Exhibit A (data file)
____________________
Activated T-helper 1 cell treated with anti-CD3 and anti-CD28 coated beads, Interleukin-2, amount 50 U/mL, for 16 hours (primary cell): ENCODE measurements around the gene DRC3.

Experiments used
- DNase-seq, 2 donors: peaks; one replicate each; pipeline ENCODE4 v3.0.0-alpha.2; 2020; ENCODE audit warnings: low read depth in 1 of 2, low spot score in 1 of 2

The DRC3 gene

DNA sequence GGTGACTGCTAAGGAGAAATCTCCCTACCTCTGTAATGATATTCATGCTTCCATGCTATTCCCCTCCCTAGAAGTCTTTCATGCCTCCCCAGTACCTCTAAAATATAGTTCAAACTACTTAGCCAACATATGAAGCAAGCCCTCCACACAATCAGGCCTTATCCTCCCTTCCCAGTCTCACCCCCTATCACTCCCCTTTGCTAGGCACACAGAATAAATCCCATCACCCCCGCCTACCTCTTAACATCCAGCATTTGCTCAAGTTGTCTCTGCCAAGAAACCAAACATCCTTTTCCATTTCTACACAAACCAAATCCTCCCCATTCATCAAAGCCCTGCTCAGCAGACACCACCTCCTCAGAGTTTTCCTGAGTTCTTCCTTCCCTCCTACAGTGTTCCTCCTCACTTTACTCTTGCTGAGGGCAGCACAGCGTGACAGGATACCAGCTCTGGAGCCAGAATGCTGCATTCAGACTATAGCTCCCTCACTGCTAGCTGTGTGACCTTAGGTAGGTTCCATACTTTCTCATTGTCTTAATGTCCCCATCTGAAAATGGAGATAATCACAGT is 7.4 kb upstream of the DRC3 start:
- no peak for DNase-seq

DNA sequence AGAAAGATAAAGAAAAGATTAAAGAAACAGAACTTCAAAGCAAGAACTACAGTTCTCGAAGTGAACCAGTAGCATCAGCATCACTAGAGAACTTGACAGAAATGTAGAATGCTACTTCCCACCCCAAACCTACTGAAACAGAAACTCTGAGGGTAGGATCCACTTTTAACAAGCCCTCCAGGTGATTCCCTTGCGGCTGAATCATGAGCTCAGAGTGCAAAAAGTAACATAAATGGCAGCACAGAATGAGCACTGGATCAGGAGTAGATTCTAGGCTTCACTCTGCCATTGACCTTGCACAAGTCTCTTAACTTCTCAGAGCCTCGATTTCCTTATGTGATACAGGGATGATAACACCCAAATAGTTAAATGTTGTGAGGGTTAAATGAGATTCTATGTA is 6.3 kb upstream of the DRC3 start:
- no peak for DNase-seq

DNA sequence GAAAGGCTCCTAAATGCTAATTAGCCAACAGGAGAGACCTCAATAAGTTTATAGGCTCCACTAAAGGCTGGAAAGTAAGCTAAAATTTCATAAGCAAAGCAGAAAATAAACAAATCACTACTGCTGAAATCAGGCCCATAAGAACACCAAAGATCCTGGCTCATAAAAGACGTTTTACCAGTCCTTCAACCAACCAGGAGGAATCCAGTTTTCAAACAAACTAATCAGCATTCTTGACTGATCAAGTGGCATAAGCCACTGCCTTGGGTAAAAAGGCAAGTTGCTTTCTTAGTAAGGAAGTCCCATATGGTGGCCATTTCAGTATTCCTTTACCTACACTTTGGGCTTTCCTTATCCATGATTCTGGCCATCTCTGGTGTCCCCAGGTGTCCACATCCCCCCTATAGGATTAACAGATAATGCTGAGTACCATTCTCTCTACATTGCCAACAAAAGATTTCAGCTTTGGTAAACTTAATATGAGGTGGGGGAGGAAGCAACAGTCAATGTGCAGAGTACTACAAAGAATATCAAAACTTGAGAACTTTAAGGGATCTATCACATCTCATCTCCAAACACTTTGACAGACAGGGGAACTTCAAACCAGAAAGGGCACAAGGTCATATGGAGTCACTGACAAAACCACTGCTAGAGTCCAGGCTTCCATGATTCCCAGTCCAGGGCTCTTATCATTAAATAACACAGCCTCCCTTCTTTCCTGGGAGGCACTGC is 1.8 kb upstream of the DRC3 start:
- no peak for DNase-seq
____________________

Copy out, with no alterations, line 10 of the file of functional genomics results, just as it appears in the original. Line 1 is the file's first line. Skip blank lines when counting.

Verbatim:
- no peak for DNase-seq